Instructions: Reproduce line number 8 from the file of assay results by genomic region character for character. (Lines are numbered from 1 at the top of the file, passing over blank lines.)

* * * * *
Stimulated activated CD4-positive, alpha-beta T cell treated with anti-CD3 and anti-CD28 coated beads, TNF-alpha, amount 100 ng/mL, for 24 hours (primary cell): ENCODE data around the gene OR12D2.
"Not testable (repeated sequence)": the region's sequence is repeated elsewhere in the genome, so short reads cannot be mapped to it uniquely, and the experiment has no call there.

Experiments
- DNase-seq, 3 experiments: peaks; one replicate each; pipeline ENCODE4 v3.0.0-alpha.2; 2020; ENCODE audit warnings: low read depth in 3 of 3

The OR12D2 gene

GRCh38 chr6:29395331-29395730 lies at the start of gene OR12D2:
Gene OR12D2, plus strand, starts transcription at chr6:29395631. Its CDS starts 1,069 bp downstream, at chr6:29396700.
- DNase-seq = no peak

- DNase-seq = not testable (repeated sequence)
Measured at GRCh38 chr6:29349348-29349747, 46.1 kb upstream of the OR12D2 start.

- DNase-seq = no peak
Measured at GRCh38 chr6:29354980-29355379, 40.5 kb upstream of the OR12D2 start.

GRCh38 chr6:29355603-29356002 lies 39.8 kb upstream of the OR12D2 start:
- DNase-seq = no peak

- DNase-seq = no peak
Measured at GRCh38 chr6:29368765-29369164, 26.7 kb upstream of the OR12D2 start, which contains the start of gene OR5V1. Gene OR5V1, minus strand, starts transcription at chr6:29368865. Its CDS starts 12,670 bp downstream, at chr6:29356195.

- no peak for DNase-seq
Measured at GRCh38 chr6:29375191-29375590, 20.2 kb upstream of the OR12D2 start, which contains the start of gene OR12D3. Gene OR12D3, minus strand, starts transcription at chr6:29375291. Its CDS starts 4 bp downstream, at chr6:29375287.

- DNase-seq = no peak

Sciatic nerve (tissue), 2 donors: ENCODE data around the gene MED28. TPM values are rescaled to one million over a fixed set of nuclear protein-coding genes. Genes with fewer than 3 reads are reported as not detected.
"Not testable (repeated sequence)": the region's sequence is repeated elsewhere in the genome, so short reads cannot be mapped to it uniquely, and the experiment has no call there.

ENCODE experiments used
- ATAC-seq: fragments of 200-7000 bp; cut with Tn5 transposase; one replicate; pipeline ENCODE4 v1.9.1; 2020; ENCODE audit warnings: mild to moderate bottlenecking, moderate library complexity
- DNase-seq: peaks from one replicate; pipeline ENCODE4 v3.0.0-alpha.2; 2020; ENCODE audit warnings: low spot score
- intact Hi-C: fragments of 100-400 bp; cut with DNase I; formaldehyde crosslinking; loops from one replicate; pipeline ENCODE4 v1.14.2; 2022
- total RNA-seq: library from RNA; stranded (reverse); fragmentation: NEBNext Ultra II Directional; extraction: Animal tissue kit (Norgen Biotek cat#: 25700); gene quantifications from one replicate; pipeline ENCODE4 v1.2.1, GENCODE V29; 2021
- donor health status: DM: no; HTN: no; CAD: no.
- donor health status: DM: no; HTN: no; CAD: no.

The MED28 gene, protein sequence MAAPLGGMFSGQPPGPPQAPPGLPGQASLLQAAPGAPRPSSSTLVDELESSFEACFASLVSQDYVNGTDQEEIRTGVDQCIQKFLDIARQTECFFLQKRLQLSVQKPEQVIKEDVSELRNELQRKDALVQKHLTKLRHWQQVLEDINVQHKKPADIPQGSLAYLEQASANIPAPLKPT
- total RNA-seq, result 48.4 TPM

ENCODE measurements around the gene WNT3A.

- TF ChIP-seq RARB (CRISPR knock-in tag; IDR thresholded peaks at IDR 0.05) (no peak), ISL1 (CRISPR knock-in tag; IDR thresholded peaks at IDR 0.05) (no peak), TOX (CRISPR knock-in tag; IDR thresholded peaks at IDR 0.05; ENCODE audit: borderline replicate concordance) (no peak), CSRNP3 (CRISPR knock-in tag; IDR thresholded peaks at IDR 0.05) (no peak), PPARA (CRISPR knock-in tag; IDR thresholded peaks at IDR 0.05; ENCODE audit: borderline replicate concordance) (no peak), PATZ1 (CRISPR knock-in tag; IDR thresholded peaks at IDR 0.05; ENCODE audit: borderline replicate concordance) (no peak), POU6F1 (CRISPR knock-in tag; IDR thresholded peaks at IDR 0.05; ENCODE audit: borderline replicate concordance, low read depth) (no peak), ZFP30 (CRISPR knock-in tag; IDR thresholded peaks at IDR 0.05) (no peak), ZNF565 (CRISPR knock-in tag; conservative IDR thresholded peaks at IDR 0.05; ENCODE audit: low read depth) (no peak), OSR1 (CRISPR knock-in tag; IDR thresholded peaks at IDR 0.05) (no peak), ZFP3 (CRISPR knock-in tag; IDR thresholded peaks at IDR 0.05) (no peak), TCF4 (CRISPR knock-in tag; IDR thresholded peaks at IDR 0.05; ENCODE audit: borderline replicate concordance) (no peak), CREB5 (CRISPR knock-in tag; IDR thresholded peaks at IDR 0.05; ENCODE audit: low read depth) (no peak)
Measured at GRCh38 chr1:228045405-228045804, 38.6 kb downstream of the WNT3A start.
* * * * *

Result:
- DNase-seq = no peak